Tuesday, September 24, 2013

* The Bishop, the Biographer and the Country Bumpkin: Yale 1985

The Rt. Rev. Paul Moore, 
Episcopal Bishop of New York: 
Yale Trustee

The Authorized Biography
Thornton Wilder,
Gilbert Harrison

The Country Bumpkin at Yale, 1976-1985

South African Shanties
outside Woodbridge Hall, 

 the President's office at Yale,
 protesting Yale's dillydallying attitude
               toward Divestment

1985: Heady Times

It was 1985 in New Haven. Yale was diddling with the apartheid divestment issue----how could they stay rich if they couldn’t invest in third-world exploitative countries?---- and I was five years out of Yale Divinity School.  The year before I had traveled to Manhattan to hear  the Episcopal Bishop of New York, Paul Moore, a Yale trustee, speak at the Yale Club on gay rights. I was working on a project about AIDS at Yale which would wind up on  60 Minutes (LINK) and needed important Yale allies.

I spoke with him after his speech and he called me up by phone months later saying he wanted to stop over for a drink after the Board Meeting in New Haven.

I was a humble apartment superintendent two blocks from Yale on the border of the ghetto. I doubted my three room apartment would be suitable digs for entertaining a Bishop.   And to top it off, I didn’t drink.  So I borrowed a bottle of scotch from an 85-year-old friend of mine who knew Bishop Moore, Miss Isabel Wilder, sister of the late author, Thornton Wilder.

I recall our chatting about his early education at the St. Paul’s School, and he was flummoxed when I said I’d never heard of it.

It was incomprehensible to him that I wouldn’t know all the tributaries of privilege which fed the royal river of the Ivy League.

I must have seemed a hayseed or country bumpkin in some respects, down to borrowing Miss Wilder's scotch.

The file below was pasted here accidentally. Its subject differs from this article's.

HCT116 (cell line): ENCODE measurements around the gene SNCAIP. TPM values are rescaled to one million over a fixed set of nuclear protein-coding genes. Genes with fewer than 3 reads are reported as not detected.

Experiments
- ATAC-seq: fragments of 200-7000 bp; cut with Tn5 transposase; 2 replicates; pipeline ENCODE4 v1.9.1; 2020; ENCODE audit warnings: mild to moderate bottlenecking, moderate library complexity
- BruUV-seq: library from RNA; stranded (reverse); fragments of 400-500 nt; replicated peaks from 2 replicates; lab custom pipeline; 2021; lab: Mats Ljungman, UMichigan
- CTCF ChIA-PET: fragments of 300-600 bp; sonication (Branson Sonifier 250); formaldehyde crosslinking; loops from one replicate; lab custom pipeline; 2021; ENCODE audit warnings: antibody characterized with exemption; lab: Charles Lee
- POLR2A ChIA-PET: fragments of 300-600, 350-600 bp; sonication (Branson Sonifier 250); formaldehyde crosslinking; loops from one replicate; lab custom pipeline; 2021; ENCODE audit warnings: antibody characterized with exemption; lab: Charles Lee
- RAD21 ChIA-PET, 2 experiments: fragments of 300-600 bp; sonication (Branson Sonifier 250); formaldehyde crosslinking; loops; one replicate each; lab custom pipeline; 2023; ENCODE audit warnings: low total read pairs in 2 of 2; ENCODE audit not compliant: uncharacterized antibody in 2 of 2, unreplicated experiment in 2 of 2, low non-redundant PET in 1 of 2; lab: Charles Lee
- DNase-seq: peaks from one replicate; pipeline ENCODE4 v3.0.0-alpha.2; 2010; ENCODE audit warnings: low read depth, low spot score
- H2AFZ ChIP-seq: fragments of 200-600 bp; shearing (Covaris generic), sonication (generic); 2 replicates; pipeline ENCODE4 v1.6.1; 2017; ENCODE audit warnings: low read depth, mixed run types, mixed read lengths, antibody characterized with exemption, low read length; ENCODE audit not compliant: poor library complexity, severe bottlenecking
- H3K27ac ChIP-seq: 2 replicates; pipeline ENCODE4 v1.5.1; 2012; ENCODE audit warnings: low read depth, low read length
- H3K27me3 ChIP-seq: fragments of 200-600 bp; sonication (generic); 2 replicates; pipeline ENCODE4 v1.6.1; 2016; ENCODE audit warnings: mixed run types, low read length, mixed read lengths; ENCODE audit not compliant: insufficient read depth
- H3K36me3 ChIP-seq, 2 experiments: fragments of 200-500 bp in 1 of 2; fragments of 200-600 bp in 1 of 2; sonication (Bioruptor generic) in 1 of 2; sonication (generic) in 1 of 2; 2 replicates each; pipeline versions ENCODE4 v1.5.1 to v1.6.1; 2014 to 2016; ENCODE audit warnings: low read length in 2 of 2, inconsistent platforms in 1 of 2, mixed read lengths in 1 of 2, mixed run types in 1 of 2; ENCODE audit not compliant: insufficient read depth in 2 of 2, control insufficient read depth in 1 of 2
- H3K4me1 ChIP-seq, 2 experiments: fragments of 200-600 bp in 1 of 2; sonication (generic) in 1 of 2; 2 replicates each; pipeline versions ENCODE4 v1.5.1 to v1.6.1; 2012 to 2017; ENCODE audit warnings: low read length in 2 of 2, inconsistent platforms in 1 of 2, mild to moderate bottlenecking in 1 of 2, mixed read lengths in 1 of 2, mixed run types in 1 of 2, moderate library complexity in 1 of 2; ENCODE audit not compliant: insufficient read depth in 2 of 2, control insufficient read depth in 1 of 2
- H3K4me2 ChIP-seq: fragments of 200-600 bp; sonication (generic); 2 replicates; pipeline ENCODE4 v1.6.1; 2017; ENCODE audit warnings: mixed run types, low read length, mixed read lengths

And maybe I was.

We did find two areas of common interest.  He knew the parents of Sam Todd, a Yale Divinity student who had disappeared on New Year's Eve in New York in 1984, and I had written an investigative report submitted to the Todds and the president of  Yale and later published in Connecticut Magazine (LINK) about the disappearance saying that there was sufficient evidence to hypothesize he had run away.

The other common interest was Miss Wilder herself.

Bishop Moore was a friend of “Gil” Harrison,  the official biographer of Thornton Wilder ( The Enthusiast, Ticknor and Fields, 1983) and he said Harrison had always wondered what Miss Wilder had thought about his chapter on Thornton’s homosexual experiences.

As I recounted in a previous post here, I happened to have been the sounding board for Miss Wilder’s distress when she read Harrison’s manuscript: “They sent me the manuscript with no warning. I am reading along and I stumble on some old homosexual experiences they dug up that Thornton had. I’m an old lady. I can’t be treated like that. It’s not right.”

I tried to soothe her anxiety by saying with a wave of the hand dismissing it as an inconsequentiality, “They say that about all bachelors.”

I believe I succeeded in not looking shocked or horrified and I hope I allayed her fears of an adverse public reaction. Gay Liberation was a radical idea back then.

Bishop Moore was fascinated that I had been there at that crucial  moment.  “I’ll tell Gil.”

Bishop Moore and I stayed in touch until his death from brain cancer in 1993 at age 83.

After his death, his daughter, Honor Moore, outed her father as a gay man in a  New Yorker article. (LINK)

Miss Wilder outlived him by two years and died at 95 in 1995.  

She was a second mother to me, my own mother having died ten years earlier in 1985, the year  the country bumpkin borrowed Miss Wilder's scotch.

Yale never fully divested itself of its South African stock.

The attempt by Congress to restrict marriage to heterosexuals (The Defense of Marriage Act) was deemed unconstitutional by the Supreme Court in 2013.

The sun comes up every morning.

 And it sets every night.

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